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    Literacy Leaders Award

    Call Me MISTER. Award presented by Bobbi Kennedy.

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    Literacy Leaders Awards

    Dr. Dianne Johnson (right). Award presented by Tilda Reeder.

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    Literacy Leaders Awards

    Literacy Volunteers of the Lowcountry. The award was presented to Jean Heyduck, executive director, by Will Balk.

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    Peggy Parish Prize

    Ida Thompson (center) was presented the award by Helen Fellers and Edna Rogers Rowe.

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    Peggy Parish Prize

    Leslie Tetreault was presented the award by Heather McCue (left) and Ginger Shuler.

2014 Literacy Leaders Honored

Posted Sept. 18, 2014
By Kelsey Hart, public relations major


Call Me MISTER, Dr. Dianne Johnson and Literacy Volunteers of the Lowcountry were honored by the School of Library and Information Science, Sept. 9, 2014, with Literacy Leaders Awards. The awards recognize individuals, programs and organizations that have had a statewide impact on improving literacy in South Carolina.

The eighth annual ceremony was held at the South Carolina Center for Children's Books and Literacy. Emcee for the event was WLTX News 19 anchor Darci Strickland, a 1997 graduate of the USC School of Journalism and Mass Communications.

The 2014 awards ceremony included the inaugural Peggy Parish Prize given to two individuals who have personally improved childhood literacy in South Carolina. Recipients of the prize were Ida Thompson and Leslie Tetreault.

Award Recipients

Call Me MISTER, started at Clemson University in 2000, is focused on getting more African American male elementary teachers into the classrooms. The MISTERs work in after school programs, volunteer in the community and work with academic coaches as part of the program. 

Xavier Salley, a Clemson University senior and a member of the program, believes that literacy is the foundation to understanding. Salley says, "I can't teach a child mathematics if he doesn't understand the language of the problem that is being asked."

Dr. Dianne Johnson has spent 20 years teaching, reading and writing for children to encourage literacy. Many of her books celebrate diversity, explore family relationships and discuss the black experience. Under her pen name, Dinah Johnson, she has authored books such as "Black Magic," "Hair Dance," and "Sunday Week." Her writing inspires children to learn about history and to enjoy reading.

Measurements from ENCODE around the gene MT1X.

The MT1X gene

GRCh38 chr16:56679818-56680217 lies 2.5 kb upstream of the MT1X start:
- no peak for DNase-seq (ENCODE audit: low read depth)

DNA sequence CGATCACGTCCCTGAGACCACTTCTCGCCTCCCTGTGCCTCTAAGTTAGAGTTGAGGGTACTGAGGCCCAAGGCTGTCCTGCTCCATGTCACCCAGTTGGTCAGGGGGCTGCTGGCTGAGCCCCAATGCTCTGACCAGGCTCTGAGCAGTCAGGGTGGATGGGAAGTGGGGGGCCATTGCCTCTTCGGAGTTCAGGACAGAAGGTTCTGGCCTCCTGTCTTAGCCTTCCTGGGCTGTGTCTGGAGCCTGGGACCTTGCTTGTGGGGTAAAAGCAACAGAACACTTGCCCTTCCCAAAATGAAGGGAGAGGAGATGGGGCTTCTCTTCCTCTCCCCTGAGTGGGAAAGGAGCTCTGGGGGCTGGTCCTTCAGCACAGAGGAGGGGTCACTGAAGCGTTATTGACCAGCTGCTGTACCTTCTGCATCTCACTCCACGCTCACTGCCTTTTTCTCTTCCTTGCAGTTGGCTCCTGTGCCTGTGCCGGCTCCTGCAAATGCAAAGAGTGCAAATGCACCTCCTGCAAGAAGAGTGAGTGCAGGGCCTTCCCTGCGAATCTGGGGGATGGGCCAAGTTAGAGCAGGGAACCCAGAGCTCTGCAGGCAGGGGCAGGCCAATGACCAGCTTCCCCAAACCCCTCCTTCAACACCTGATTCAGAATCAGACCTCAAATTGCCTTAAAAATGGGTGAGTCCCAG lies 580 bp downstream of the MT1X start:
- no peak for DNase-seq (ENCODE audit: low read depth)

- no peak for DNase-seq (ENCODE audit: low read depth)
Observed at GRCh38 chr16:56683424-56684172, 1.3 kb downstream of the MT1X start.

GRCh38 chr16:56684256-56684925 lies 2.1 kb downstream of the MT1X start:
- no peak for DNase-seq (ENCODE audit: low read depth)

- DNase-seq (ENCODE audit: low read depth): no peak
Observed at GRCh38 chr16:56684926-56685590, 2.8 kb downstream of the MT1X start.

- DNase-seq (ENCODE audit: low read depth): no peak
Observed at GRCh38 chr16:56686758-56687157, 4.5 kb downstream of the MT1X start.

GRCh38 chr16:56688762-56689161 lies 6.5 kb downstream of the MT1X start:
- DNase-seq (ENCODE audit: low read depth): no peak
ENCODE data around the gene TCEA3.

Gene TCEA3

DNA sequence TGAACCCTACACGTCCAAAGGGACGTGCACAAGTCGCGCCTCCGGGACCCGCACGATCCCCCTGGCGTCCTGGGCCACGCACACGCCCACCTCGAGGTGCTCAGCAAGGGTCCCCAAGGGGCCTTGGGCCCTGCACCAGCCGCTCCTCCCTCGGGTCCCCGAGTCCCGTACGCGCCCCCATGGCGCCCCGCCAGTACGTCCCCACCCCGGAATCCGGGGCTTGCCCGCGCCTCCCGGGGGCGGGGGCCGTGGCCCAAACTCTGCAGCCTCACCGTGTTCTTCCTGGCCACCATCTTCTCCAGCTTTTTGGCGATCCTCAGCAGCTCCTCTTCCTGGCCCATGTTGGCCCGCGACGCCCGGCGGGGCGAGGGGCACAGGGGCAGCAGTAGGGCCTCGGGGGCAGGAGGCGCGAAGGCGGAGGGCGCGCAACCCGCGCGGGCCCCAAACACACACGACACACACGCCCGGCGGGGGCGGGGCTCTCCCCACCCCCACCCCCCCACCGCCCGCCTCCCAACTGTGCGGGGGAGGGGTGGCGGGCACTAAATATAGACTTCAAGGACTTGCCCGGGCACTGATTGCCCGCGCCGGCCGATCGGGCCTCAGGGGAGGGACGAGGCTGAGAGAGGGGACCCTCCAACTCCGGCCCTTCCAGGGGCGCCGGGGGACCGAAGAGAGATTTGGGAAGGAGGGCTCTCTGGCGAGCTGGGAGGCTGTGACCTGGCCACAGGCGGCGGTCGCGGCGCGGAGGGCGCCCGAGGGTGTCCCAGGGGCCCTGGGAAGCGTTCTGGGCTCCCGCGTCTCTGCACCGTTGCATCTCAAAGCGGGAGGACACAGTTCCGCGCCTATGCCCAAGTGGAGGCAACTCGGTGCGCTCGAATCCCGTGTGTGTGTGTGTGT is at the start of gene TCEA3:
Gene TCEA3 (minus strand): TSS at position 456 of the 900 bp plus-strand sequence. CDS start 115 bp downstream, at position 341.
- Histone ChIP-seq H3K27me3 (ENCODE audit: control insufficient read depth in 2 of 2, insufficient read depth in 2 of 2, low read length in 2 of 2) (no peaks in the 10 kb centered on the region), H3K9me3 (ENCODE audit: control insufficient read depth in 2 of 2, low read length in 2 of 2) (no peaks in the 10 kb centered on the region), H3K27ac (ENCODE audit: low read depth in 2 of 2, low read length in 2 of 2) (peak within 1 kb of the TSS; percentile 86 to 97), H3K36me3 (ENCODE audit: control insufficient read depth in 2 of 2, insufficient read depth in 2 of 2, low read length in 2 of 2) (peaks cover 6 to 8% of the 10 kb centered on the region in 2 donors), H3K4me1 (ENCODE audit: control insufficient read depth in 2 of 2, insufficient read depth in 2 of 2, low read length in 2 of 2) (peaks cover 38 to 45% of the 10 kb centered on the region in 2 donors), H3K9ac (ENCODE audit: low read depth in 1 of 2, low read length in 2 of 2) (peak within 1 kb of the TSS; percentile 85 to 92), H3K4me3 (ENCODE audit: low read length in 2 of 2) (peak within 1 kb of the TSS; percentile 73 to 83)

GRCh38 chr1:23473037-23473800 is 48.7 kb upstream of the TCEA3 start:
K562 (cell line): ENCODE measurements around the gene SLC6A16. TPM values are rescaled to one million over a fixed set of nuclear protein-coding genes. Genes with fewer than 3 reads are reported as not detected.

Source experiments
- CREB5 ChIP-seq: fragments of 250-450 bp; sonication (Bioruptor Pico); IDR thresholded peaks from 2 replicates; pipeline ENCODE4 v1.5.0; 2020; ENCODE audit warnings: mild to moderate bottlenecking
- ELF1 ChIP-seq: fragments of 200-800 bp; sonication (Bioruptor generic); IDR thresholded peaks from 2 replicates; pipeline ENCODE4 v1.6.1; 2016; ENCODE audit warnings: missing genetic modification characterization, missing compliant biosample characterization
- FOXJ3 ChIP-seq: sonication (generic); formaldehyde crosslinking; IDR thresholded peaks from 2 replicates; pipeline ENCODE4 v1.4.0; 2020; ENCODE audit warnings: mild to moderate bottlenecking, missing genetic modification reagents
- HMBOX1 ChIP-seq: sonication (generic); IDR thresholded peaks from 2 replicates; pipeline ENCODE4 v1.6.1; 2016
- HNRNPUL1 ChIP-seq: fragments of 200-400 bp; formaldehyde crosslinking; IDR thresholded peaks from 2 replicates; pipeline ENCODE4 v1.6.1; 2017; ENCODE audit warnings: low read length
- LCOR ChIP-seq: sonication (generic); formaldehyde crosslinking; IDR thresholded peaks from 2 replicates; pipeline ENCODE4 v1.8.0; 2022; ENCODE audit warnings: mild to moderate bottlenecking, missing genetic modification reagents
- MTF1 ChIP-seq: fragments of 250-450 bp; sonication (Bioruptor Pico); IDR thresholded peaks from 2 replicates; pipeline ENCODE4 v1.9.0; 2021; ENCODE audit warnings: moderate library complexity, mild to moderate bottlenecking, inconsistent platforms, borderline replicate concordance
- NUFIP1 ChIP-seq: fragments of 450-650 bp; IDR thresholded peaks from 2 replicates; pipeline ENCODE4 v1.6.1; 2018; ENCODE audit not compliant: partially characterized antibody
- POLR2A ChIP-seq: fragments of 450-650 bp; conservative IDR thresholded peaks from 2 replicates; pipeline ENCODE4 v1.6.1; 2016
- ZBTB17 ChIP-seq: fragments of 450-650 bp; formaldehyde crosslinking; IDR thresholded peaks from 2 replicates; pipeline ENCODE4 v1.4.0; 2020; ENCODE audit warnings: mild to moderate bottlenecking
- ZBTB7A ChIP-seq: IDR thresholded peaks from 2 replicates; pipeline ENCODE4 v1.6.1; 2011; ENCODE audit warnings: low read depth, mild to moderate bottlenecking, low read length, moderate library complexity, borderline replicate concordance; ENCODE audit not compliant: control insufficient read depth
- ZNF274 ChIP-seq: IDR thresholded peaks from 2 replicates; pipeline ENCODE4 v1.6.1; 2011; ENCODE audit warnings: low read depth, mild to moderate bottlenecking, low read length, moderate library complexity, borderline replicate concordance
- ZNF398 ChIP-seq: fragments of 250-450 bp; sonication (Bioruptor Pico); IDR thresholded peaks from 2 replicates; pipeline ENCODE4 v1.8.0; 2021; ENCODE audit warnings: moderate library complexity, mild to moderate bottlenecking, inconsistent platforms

Literacy Volunteers of the Lowcountry was recognized for its effort in providing citizens of Beaufort County with the necessary reading, writing and speaking skills to be successful in the workplace and community. The organization provides programs in basic education, English language, workplace literacy and preparation for US citizenship. Beaufort County's schools have a 20 percent Latino population. Education in English for speakers of another language is one of its largest.

The organization director Jean Heyduck says, "The most significant impact on a child's ability to read is the mother's ability to read." Improving literacy in South Carolina must target children as well as adults.

Ida Thompson was awarded one of the Peggy Parish Prizes for her role as a literacy advocate. For the last 25 years, Thompson has helped get books into the hands of children by coordinating the Richland School District One Reading Is Fundamental program. The program has served more than 12,000 students and distributes over 40,000 new books annually. Thompson created Reading Rocks, a literacy celebration for the Richland School District One that brings together national and local authors, interactive games and provides free books to students.

"Literacy is the foundation of success for everyone. It's the common element that ensures us of having an opportunity to do good things for ourselves and for our community," says Thompson. She believes that everyone deserves the opportunity to be successful and that it begins with having the opportunity to read.

Leslie Tetreault is the second recipient of the Peggy Parish Prize. She has been the manager of the Children's Room at Richland Library since 1986 and started the All Around Town: All Around the State literacy initiative. The program gives at-risk third grade students books to engage them in reading. The program targets this age group because "third grade test scores are what cities look at when they determine how many prisons to build," says Tetreault.

Tetreault believes in making reading fun by making reading an experience. She helped start the City of Columbia's Together We Can Read program which brought 2,000 children to the Columbia Museum of Art. They met author Dinah Johnson and received autographed copies of her books. Tetreault believes that parents need to make reading an experience the whole family enjoys together by reading aloud from the time children are born.

The Literacy Leader Awards were created as part of the School of Library and Information Science's Children, Libraries and Literacy Initiative, a $6 million campaign launched in 2005 to eliminate illiteracy across South Carolina.


Kelsey Hart is a fifth-year public relations major from Albany, N.Y. She is minoring in economics and hopes to work as a media buyer. She was a member of the back-to-back championship SEC Equestrian team.